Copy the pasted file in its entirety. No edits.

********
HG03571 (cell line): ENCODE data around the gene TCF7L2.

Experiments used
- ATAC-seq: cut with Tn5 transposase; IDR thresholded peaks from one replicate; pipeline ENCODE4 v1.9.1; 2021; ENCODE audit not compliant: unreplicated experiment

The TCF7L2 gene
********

HG03571 (cell line): ENCODE data around the gene TCF7L2.

Experiments used
- ATAC-seq: cut with Tn5 transposase; IDR thresholded peaks from one replicate; pipeline ENCODE4 v1.9.1; 2021; ENCODE audit not compliant: unreplicated experiment

The TCF7L2 gene